Mike Jackson learned to play guitar the hard way - on the bandstand. He received
his first guitar for his 12th birthday in 1956. It was a Stella flat-top accoustic
purchased from a pawn shop by his mother for the princely sum of $15.00. The first
tune he learned to play was Bill Doggett's "Honky Tonk," one of the
great Rhythm & Blues hits of the 50s; Mike still includes it in his repertoire.
his only guitar lessons ("About ten of them," Mike says.) from the late
Bill Harris, a legendary Washington, D.C. blues, jazz and classical guitarist
who was a member of the original R&B group "The Clovers." Harris
pioneered the classical style of jazz guitar later made popular by Charlie Byrd.
"At that time I didn't take to the discipline of serious study," Jackson
says, "so I quit taking lessons and just started practicing on my own and
hanging out with guitar players and other musicians."
60s he was a veteran of the Washington, D.C. nightlcub scene and the so-called
"Chitlin' Circuit" of black theaters and nightclubs throughout the northeast
and south. "We played some tough places like 'John Brown's Farm' in West
Virginia and 'Evans Grill' in Maryland," he says. "You could find pork
chop bones on the floor carbon dated to 1909 - these were some soulful joints,
let me tell you!" On the theater circuit he also played the Apollo (New York),
the Royal (Baltimore) and the Howard (Washington, DC). In the late 60s he toured
Europe with Big Al Downing, an R&B pioneer who was often compared to Fats
Domino. Downing's music even took Mike into the Country & Western realm. "Al
was crossing over before it became fashionable," Mike says.
in his teens Mike backed up such popular artists of the day as: Solomon Burke,
Baby Washington, Clyde McPhatter, The Marvelettes, Marv Johnson, Marvin Gay, Billy
Stewart, Johnnny Stewart and many others. He appeared on shows with just about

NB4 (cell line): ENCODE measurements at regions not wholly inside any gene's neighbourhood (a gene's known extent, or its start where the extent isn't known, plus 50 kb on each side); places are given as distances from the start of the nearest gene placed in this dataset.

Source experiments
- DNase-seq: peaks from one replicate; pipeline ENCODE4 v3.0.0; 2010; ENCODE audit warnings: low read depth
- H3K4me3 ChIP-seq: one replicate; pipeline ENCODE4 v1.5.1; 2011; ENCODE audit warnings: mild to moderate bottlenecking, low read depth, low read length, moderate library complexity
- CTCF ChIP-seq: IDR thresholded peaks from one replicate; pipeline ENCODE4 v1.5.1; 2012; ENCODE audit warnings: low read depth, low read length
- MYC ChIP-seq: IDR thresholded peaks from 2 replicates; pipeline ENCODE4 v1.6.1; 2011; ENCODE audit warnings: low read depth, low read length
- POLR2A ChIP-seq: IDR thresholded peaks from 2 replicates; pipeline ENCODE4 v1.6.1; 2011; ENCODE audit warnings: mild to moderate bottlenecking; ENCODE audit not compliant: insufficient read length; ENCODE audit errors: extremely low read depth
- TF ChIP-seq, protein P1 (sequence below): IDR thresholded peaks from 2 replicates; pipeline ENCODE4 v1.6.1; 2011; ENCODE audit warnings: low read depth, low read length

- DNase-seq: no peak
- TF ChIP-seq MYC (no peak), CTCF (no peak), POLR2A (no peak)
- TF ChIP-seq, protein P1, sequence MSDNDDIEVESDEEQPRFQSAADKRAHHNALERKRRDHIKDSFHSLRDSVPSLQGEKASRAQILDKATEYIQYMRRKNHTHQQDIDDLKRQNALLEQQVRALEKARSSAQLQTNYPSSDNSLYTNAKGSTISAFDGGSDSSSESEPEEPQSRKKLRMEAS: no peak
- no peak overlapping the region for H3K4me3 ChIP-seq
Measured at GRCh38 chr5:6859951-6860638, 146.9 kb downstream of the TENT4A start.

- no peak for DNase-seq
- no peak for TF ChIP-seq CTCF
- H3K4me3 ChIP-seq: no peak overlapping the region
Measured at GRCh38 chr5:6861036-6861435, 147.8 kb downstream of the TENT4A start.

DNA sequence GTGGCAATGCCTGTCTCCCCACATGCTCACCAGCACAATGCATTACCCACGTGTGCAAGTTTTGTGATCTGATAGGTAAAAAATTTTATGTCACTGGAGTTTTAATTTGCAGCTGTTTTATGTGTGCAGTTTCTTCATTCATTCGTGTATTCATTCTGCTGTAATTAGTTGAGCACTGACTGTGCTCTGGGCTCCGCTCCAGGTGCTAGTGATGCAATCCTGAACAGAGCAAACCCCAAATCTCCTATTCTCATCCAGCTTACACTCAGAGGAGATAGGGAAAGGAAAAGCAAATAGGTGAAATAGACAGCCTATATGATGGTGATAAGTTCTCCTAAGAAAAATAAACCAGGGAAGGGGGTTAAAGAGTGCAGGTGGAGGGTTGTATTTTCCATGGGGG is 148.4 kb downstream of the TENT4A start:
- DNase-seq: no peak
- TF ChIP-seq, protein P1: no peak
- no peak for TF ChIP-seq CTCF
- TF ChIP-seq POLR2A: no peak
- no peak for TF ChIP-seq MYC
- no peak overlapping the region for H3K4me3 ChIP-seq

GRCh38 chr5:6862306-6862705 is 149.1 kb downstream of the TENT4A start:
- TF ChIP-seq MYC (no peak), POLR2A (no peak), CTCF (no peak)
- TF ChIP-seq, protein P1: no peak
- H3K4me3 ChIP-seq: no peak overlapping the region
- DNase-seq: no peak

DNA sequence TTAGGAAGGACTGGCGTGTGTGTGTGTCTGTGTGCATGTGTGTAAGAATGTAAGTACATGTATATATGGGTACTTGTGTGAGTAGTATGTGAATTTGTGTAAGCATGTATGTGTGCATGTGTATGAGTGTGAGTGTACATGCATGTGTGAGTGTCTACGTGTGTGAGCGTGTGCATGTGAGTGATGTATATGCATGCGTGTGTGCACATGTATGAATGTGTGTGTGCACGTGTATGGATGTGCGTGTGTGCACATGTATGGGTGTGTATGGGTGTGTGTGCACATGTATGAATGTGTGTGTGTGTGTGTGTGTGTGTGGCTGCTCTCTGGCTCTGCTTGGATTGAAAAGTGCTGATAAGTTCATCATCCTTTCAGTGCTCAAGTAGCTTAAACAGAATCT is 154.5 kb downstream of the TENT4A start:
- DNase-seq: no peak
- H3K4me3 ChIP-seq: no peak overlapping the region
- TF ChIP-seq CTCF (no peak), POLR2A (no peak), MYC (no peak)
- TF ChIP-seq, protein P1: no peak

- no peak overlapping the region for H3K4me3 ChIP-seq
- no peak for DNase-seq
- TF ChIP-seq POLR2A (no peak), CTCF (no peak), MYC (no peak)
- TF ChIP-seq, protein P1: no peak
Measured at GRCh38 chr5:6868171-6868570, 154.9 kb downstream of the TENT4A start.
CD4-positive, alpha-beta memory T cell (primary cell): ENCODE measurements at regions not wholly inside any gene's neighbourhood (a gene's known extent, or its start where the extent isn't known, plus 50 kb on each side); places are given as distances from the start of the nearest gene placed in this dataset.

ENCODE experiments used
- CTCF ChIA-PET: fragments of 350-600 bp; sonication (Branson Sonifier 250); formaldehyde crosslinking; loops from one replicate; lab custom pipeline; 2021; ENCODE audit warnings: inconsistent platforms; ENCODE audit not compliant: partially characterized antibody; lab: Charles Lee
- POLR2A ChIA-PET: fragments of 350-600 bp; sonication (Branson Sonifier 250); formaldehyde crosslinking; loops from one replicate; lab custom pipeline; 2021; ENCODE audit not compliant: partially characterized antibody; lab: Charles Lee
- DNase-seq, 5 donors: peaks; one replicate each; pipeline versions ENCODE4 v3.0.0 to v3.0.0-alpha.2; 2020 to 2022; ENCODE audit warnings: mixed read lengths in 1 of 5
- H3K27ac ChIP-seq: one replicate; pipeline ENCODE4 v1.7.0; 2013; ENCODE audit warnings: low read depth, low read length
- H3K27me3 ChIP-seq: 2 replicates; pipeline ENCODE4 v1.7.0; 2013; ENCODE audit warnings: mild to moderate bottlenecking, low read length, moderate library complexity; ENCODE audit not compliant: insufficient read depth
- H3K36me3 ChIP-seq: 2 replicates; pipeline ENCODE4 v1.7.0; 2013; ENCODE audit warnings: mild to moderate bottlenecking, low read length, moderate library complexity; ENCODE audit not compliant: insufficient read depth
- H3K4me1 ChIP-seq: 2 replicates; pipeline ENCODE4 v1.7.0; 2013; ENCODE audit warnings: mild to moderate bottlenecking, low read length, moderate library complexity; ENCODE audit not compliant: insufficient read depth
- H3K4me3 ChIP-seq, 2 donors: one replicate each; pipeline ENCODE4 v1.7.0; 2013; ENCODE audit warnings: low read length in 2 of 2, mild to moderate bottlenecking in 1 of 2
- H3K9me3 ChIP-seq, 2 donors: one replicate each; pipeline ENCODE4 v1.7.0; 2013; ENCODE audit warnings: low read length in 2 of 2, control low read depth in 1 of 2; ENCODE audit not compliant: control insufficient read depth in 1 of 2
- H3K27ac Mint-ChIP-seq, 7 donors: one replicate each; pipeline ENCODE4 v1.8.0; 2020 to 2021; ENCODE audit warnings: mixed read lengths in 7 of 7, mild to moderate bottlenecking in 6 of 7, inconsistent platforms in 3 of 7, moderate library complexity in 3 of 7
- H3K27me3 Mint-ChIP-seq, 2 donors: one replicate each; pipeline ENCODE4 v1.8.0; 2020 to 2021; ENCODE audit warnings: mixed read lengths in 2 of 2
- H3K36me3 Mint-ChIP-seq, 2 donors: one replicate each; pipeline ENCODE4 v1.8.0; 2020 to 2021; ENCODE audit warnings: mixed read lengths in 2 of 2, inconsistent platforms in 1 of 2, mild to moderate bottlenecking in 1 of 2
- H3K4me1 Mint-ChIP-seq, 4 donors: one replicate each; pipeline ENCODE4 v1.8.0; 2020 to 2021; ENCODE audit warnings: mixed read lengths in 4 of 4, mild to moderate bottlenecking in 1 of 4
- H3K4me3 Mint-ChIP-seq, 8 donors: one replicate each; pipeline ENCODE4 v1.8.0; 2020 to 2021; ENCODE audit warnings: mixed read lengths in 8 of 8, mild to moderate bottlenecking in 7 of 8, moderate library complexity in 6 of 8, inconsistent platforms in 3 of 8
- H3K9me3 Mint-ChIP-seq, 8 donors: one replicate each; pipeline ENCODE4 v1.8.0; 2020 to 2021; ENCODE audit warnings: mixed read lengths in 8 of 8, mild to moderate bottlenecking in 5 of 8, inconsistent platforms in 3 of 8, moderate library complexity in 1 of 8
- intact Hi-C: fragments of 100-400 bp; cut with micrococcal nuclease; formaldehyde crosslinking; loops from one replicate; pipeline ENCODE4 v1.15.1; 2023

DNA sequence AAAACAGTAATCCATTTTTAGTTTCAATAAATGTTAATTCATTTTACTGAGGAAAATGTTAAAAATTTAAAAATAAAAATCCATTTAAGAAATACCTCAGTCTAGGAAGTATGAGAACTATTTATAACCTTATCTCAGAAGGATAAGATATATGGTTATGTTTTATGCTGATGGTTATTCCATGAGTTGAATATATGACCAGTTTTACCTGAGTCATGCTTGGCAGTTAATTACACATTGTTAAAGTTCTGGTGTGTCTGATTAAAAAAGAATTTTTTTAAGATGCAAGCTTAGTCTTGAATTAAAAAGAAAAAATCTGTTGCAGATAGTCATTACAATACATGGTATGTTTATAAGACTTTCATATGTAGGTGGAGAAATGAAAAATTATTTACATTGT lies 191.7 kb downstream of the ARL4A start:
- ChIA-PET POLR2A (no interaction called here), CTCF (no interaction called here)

every major R&B and rock artist of the 60s.
In 1968 Mike turned his attention to jazz. His first jazz gig was in the lounge
at Pitt's Hotel in northwest Washington, DC where he played with organist Bill
Clark and drummer Vance James. It was a formative time for him where he got to
play with and learn from many traveling musicians who came through town like Jack
McDuff, Milt Jackson, Johnny Hartman and others. He went on to play with many
popular DC jazz musicians like drummer Billy Hart - with whom he had played R&B
gigs as a teenager - organists Garland Butts, Skip Fennell, Orlando Smith, Freddie
Johnson and Jackie Hairston, and a host of other prominent DC players of the day.
"Moving from R&B to jazz just seemed to make sense to me," Mike
says. "I liked the more sophisticated melodic structures of jazz and it just
seemed like the right direction to go."
jazz influences were Barney Kessell ("I nearly wore out the recording of
'Carmen' by Kessell and Andre Previn," He says.), B.B. King, Johnny Smith,
Kenny Burrell, Wes Montgomery, Howard Roberts and Grant Green, the latter being
the greatest influence on his style of play. "Grant Green played with a warm,
groovy, laid-back feeling that nobody else could quite duplicate," Mike says.
"His playing was very approachable and very easy to like."